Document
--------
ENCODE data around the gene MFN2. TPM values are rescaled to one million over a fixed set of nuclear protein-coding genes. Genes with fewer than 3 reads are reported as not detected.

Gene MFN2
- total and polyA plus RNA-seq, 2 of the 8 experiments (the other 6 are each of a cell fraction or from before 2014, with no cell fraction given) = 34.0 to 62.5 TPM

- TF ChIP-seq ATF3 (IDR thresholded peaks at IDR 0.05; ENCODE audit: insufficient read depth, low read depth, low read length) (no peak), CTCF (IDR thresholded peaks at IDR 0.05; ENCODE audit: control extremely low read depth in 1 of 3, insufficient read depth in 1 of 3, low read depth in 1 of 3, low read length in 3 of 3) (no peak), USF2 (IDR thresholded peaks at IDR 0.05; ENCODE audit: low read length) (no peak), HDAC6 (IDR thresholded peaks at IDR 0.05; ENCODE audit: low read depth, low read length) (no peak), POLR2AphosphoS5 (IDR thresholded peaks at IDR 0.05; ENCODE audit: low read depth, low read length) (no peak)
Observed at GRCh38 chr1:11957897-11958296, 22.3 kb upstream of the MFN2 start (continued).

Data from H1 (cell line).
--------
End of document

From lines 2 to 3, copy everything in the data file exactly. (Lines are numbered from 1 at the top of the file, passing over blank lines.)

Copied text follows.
Gene MFN2
- total and polyA plus RNA-seq, 2 of the 8 experiments (the other 6 are each of a cell fraction or from before 2014, with no cell fraction given) = 34.0 to 62.5 TPM